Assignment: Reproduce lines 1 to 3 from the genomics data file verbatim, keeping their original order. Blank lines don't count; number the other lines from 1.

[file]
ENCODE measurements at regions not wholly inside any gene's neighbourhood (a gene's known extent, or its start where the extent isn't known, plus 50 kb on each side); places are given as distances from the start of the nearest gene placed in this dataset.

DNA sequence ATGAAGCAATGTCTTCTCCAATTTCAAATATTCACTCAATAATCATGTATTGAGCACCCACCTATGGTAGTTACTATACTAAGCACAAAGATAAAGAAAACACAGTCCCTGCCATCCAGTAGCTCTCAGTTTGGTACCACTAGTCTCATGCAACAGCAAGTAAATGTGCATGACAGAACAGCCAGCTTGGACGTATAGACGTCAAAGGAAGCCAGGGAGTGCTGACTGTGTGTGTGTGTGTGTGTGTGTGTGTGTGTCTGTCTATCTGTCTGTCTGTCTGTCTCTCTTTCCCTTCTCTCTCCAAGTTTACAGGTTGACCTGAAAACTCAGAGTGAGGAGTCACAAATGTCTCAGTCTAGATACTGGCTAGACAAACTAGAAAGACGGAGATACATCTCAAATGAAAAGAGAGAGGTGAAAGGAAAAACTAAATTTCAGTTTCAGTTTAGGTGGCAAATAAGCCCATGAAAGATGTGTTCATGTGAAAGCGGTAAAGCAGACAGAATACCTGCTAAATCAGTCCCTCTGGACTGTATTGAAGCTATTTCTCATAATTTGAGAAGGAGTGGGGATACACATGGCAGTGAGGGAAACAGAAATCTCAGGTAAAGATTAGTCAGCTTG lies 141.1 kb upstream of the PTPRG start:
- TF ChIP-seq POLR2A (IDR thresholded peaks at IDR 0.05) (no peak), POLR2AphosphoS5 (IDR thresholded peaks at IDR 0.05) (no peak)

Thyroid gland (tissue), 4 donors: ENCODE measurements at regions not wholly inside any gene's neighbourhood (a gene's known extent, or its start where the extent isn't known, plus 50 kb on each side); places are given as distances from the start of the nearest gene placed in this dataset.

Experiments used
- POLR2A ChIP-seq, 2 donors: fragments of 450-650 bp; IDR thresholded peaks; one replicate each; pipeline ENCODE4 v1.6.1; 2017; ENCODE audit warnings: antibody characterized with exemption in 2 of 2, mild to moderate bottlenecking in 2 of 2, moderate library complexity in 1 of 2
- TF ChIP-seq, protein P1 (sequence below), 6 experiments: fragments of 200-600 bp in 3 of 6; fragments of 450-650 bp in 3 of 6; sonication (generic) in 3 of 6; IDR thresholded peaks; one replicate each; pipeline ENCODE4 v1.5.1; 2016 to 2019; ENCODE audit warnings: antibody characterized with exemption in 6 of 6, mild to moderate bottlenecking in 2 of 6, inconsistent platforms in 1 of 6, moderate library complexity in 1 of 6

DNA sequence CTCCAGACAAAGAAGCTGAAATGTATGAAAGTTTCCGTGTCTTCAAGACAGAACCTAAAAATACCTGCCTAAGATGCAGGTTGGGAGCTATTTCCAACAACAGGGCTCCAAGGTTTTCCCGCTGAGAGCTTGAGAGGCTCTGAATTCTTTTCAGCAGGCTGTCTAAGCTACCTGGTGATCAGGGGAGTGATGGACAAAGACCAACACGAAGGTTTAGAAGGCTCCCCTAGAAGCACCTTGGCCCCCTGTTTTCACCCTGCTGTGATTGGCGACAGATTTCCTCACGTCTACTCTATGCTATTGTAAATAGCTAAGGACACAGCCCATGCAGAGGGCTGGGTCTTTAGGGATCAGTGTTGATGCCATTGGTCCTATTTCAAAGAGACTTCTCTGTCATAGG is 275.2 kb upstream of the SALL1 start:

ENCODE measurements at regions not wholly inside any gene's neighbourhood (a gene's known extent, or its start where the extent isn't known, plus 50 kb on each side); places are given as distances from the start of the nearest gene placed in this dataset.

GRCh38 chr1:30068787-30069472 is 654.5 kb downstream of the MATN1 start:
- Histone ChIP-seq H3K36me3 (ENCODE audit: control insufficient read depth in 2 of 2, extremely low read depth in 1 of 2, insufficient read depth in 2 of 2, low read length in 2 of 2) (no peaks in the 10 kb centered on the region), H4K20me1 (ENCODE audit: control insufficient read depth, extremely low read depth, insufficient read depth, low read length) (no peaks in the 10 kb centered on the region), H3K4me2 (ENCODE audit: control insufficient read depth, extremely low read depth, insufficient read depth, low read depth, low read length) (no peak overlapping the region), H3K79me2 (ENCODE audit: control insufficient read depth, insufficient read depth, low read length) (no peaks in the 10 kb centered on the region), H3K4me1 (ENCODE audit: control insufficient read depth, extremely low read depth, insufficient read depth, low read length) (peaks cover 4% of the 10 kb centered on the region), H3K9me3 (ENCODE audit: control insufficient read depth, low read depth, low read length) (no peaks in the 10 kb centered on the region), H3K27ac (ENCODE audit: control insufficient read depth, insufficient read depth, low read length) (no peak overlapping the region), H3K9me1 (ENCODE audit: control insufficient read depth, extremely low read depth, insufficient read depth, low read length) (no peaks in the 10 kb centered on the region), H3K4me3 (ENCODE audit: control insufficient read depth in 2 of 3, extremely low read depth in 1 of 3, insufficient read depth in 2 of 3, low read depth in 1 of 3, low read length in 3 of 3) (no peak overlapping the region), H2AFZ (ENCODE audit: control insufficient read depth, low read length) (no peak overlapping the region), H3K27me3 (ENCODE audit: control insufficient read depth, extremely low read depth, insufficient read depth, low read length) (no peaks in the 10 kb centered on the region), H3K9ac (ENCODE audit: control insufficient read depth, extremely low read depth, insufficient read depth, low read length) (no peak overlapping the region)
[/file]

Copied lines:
ENCODE measurements at regions not wholly inside any gene's neighbourhood (a gene's known extent, or its start where the extent isn't known, plus 50 kb on each side); places are given as distances from the start of the nearest gene placed in this dataset.

DNA sequence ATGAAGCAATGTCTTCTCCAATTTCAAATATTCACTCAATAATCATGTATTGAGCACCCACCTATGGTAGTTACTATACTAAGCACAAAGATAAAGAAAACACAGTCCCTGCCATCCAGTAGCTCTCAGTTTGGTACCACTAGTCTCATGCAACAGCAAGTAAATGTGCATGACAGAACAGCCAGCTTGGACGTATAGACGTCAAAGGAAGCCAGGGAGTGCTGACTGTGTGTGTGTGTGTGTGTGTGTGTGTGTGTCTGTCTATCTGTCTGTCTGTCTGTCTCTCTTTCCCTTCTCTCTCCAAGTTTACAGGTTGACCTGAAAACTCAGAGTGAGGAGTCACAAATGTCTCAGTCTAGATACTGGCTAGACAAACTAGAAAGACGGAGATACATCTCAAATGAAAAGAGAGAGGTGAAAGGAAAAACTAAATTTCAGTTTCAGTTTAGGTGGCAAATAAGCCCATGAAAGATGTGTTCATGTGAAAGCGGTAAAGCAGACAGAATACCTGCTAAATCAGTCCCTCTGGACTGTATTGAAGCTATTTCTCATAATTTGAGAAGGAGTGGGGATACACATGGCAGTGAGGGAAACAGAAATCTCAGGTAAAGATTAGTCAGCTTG lies 141.1 kb upstream of the PTPRG start:
- TF ChIP-seq POLR2A (IDR thresholded peaks at IDR 0.05) (no peak), POLR2AphosphoS5 (IDR thresholded peaks at IDR 0.05) (no peak)